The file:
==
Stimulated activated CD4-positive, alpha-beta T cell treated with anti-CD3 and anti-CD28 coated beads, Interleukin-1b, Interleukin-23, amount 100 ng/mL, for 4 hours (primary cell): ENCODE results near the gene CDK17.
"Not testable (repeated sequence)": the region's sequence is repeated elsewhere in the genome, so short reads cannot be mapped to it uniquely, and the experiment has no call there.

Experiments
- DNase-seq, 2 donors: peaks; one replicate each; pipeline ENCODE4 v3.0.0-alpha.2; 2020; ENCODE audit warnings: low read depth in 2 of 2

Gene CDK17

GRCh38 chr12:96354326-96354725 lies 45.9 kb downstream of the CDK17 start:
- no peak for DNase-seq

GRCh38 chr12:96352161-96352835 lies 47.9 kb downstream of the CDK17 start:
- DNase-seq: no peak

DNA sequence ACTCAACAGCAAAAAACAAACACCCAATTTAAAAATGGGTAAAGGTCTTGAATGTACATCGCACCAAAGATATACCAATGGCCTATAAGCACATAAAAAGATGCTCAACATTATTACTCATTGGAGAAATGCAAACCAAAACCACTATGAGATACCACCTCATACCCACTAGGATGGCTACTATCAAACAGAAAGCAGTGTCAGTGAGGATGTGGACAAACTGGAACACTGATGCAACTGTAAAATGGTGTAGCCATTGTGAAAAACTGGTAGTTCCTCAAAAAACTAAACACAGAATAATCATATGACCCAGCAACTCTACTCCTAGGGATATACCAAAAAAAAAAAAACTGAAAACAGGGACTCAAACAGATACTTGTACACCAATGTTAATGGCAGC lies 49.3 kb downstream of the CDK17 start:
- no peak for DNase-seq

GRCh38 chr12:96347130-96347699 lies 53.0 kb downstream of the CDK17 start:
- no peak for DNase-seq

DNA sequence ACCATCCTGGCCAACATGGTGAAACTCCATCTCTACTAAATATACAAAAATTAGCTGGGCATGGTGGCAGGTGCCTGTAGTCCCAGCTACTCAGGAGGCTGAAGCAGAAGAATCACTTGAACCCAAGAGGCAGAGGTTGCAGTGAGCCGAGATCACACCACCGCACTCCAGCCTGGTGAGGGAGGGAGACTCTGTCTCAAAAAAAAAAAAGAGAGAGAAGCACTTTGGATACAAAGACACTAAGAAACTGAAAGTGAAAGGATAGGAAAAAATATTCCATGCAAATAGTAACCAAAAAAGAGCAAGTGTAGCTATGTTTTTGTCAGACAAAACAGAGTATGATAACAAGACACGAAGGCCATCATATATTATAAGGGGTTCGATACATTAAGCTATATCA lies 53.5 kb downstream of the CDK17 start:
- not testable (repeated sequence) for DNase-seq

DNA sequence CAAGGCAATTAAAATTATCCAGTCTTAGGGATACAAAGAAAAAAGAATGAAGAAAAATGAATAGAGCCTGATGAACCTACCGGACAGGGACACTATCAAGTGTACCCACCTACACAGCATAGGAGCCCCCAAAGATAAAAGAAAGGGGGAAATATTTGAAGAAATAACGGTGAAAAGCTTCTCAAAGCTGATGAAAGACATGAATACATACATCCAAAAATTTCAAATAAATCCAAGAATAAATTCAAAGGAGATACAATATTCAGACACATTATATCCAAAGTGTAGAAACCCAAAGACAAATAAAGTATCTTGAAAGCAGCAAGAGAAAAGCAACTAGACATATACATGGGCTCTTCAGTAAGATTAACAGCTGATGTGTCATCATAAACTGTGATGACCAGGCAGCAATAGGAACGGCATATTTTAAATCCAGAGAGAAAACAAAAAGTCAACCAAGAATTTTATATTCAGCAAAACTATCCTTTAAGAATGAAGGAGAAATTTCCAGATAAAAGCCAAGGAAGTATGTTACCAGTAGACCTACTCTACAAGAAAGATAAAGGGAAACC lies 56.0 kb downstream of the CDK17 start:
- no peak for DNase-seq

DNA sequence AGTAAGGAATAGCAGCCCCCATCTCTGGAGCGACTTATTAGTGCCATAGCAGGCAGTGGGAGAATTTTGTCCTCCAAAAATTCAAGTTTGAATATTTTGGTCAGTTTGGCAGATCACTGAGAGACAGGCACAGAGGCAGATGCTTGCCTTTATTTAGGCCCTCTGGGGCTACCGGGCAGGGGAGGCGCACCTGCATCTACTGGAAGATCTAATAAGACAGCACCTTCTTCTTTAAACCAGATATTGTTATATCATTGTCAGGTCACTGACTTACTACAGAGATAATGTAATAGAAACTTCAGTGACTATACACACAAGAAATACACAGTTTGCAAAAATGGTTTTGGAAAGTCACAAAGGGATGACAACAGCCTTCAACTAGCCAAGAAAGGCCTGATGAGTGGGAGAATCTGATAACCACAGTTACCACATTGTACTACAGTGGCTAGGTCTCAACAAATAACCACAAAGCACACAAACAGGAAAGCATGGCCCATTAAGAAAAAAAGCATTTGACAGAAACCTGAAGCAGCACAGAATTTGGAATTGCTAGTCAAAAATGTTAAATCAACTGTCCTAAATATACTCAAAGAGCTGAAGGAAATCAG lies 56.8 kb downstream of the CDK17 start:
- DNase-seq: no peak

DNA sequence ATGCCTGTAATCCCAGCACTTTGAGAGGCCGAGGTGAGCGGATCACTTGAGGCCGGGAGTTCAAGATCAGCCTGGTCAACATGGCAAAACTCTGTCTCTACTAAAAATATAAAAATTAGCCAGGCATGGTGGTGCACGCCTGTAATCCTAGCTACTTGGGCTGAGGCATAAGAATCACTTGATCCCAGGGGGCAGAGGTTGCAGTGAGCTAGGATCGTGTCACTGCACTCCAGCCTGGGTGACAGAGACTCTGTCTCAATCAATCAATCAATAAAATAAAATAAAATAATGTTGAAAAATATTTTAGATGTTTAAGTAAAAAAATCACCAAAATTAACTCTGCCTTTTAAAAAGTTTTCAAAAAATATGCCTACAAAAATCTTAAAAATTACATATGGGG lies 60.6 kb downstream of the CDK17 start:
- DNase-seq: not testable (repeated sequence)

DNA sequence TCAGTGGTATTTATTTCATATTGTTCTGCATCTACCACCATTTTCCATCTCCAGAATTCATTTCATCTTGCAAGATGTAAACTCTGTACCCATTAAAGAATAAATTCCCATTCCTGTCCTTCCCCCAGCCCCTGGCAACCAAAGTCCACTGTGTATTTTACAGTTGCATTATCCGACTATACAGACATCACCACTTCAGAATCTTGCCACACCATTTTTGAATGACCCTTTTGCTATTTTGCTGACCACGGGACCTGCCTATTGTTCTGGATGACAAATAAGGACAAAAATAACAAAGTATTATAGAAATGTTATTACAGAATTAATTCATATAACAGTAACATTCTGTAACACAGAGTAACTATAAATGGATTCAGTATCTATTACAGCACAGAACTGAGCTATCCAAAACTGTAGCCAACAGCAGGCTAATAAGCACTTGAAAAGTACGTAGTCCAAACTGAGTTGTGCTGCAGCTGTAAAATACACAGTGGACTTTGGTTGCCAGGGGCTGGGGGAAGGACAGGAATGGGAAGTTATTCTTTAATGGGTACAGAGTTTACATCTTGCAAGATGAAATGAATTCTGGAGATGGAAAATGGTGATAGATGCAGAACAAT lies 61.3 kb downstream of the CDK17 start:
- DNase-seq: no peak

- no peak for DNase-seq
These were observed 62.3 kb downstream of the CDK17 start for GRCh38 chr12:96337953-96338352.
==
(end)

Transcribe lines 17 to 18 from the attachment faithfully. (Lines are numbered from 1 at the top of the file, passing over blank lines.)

- no peak for DNase-seq

DNA sequence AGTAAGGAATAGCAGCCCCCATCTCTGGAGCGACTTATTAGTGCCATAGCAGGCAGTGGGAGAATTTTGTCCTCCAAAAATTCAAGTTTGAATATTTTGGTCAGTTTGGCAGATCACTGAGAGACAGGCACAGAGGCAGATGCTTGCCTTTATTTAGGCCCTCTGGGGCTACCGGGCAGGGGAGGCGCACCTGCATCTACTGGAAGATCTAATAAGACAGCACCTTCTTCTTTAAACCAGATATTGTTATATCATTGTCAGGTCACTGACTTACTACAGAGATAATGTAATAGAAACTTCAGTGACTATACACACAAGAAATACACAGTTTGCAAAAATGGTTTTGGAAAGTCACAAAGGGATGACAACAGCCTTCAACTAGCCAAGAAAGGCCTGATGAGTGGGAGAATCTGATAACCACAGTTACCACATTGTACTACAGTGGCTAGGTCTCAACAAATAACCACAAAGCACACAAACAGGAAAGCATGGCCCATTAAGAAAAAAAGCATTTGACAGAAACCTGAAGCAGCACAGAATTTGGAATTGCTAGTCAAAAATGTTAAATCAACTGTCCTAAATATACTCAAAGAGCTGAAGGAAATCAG lies 56.8 kb downstream of the CDK17 start: